Dressage test

11 ways to take the stress out of your first dressage test

By Juliet Penwarden on 06 November 2018

Whether it's your first dressage test or you've been riding for a while these useful tips below should help every rider. Hopefully, these points will aid your preparation and diminish your nerves for your dressage test:

Always smile: Remember you are riding and competing for pleasure so let rip with a smile! Smiling will help you to relax and release tension and if you do, you horse is more likely to do so too.

Find the right coach: Learning should be enjoyable and rewarding, as should teaching. Finding a coach who understands you and your horse, recognises your ambition and ability and knows how to make you both tick will make all the difference to your motivation. And theirs!

Prepare for your first test well in advance: Work through all the separate test movements with your coach, over several weeks, until you and your horse feel relaxed and comfortable. But don’t ride them in the order that the test requires otherwise your horse will begin to predict the sequences in advance.

Learn the test: Make sure you know your test inside out and back to front. Walk it in the field with the dog, draw it on a white board, or ride it from start to finish on a different horse! While it’s permissible to have a caller on the day, often the test will look much more fluid and pleasing to the judge if you can ride it smoothly from memory.

Look the part: A smart appearance will give a better overall impression and shows respect for the organisers and the judge. Make sure your boots are polished, your breeches are clean, your jacket fits and your hair is tidy. Your horse should be gleaming from top to tail, with clean and properly fitting tack. A white saddlecloth will help you look and feel the part and a plaited mane will not only look tidy but will often show off your horse’s shape to best advantage too.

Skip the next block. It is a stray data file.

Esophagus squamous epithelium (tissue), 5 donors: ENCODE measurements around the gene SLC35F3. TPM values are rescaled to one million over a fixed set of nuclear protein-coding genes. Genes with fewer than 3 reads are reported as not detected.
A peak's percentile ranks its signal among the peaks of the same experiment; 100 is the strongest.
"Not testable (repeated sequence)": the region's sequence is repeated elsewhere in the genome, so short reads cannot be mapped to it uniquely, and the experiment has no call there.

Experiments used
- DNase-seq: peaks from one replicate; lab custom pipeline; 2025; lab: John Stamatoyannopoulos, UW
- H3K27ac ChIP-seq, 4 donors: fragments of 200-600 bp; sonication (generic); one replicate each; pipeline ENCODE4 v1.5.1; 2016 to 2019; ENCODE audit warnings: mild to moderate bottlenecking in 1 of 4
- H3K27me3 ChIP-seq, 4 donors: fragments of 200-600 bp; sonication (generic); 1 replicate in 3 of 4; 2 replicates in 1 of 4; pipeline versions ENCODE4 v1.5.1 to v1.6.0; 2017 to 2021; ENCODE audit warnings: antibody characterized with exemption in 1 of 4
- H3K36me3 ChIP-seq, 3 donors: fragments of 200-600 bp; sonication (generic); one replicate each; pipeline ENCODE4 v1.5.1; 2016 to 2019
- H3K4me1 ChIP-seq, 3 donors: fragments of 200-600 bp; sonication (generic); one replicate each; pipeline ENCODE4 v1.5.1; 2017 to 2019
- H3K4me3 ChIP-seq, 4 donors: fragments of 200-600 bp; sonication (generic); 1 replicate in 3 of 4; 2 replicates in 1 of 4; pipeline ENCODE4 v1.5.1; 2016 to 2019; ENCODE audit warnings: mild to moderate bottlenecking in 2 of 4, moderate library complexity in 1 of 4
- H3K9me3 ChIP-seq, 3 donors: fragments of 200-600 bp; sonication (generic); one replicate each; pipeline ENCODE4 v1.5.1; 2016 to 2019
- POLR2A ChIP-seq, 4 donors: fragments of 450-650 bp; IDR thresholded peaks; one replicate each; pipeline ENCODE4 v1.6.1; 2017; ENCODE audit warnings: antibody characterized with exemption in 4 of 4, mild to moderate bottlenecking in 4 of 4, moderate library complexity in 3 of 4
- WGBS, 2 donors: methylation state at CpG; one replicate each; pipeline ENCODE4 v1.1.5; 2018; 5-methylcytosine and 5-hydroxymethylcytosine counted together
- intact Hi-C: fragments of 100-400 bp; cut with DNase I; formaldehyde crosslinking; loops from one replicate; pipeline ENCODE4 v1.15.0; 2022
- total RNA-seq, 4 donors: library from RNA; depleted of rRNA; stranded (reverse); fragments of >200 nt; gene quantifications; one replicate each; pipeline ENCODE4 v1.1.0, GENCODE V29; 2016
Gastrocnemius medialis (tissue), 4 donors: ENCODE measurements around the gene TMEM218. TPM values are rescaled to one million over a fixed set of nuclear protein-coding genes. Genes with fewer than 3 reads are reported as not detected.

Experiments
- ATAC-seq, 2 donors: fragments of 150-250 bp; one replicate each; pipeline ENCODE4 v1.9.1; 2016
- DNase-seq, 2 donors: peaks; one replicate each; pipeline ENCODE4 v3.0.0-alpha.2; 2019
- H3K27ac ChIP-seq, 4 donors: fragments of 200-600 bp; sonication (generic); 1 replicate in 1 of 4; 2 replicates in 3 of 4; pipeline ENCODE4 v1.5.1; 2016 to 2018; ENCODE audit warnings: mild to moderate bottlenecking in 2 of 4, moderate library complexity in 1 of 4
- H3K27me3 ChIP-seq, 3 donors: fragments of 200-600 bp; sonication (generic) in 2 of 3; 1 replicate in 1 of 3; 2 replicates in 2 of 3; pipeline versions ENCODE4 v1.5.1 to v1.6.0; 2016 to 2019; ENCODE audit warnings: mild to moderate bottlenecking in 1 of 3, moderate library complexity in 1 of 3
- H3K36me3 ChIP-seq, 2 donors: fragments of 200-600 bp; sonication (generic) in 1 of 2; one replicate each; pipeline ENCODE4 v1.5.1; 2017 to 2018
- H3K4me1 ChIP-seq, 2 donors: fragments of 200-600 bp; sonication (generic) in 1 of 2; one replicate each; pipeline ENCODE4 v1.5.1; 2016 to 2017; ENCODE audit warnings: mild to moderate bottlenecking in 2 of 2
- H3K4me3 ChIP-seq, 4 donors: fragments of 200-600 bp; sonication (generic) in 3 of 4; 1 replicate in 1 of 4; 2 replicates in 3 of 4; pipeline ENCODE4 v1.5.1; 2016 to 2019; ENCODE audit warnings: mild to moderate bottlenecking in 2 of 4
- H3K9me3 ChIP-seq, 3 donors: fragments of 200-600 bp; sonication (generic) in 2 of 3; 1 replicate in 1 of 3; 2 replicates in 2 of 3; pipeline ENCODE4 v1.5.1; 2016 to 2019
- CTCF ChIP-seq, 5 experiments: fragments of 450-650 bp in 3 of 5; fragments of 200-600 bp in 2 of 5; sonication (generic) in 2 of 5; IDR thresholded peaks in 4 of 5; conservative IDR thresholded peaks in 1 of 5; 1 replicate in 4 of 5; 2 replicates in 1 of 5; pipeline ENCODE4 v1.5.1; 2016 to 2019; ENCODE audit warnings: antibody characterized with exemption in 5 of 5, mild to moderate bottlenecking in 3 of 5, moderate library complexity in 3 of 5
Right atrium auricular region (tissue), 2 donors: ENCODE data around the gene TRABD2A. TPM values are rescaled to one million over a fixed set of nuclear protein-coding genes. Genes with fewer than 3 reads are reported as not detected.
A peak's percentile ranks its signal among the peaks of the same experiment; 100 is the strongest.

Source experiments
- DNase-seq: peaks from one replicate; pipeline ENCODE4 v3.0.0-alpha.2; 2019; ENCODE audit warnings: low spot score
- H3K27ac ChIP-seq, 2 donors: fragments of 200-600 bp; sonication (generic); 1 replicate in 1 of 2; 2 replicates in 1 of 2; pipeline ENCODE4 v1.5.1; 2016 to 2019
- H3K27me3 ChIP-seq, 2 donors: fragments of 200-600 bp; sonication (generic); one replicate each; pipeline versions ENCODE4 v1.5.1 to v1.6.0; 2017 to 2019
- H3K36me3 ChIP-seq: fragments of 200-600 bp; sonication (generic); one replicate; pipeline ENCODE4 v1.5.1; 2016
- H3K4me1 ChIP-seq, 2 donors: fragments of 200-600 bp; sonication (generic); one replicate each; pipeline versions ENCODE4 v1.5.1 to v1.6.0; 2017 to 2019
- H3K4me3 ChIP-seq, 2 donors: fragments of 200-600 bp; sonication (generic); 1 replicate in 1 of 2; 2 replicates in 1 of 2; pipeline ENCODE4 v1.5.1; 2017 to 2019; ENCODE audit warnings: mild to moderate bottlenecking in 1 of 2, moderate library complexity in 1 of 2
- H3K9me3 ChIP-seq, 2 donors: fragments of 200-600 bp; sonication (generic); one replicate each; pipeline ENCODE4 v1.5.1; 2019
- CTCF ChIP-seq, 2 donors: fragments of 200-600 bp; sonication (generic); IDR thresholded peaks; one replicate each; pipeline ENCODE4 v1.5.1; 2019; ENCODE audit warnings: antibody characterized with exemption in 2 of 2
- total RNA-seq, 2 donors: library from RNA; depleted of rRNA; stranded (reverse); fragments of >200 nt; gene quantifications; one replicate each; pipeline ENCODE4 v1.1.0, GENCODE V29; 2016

Don’t bite off more than you can chew: When you enter your first dressage test make sure you are working to a slightly higher level at home. For example if you are capable of riding a high preliminary test at home enter a lower one for your first event. This way even if your nerves and the new environment get the better of you, there’s every chance you may still come home with a rosette.

Plan your travel route: Take the stress out of the journey by planning your route to the venue in advance. Get your sat nav programmed the day before or use Google Maps. Write down the directions too, just on the off chance that your electronic route planner fails!

Allow plenty of time on the day: Rushing will make you and your horse stressed. Make sure you reach the show in good time, having factored in time for traffic delays. Allow your horse some time to settle in at the venue while you take a look at the arena and watch a test or two. 

Respect the organisers: Be courteous to the judge, writer and other helpers. Often they are volunteers and a smile, a hello and a thank you from an appreciative competitor will help them get through a long day. It will help you to feel more relaxed too.

Learn from your test: Judges have a tough job trying to give marks and constructive comments, all in a short space of time. Your test sheet is produced to help you progress so it’s very worthwhile to read it carefully and discuss it with your coach. Be proud of the good marks and be proactive about how you can improve on the weaker scores next time.

Say thank you to your horse: Without your horse none of this would be possible! No matter how you performed it’s important to appreciate your horse and be grateful that you have the privilege of being able to take him out and compete.

Related Content

The Ultimate Beginner's Guide To Dressage 

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Advanced Dressage Rider and BHS Accredited Professional Coach


Juliet Penwarden is an advanced dressage rider and BHS Accredited Professional Coach, based at Brook Farm in Suffolk. Juliet is currently competing at National level with her two horses Decorum and Estoban. She is level 4 Senior Coach and enjoys teaching a wide variety of horses and riders and helping partnerships progress.

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